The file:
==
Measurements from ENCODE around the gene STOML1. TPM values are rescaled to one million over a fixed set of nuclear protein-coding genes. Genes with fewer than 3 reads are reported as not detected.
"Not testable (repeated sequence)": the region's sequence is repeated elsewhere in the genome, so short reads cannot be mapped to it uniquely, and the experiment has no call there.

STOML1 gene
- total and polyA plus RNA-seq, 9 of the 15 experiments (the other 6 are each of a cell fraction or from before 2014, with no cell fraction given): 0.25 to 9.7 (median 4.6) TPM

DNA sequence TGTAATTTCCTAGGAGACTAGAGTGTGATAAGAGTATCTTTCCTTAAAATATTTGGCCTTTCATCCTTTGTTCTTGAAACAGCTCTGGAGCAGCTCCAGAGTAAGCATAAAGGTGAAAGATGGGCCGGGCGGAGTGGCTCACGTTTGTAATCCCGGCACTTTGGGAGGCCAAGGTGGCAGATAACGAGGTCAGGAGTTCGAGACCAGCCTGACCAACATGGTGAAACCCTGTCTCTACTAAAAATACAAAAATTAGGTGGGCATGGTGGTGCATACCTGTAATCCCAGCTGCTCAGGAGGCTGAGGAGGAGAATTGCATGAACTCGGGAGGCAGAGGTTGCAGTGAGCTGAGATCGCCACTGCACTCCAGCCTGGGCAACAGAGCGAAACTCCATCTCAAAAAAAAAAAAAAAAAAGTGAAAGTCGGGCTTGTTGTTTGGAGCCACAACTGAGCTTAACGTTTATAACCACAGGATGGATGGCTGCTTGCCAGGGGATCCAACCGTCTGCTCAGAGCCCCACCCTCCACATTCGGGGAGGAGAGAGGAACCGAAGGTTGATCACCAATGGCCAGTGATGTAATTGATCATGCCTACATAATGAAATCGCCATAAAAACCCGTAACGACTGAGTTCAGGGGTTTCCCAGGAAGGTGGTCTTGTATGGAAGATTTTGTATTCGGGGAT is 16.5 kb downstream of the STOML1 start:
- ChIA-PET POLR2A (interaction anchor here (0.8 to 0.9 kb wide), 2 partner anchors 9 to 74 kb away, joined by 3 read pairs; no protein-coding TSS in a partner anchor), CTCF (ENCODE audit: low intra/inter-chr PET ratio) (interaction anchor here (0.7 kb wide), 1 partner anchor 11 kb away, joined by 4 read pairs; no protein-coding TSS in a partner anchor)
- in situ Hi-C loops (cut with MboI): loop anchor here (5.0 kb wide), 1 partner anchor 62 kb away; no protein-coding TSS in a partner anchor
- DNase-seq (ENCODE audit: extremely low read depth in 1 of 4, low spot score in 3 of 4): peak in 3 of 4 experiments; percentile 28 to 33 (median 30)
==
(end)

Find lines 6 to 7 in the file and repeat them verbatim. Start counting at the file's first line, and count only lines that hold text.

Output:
- ChIA-PET POLR2A (interaction anchor here (0.8 to 0.9 kb wide), 2 partner anchors 9 to 74 kb away, joined by 3 read pairs; no protein-coding TSS in a partner anchor), CTCF (ENCODE audit: low intra/inter-chr PET ratio) (interaction anchor here (0.7 kb wide), 1 partner anchor 11 kb away, joined by 4 read pairs; no protein-coding TSS in a partner anchor)
- in situ Hi-C loops (cut with MboI): loop anchor here (5.0 kb wide), 1 partner anchor 62 kb away; no protein-coding TSS in a partner anchor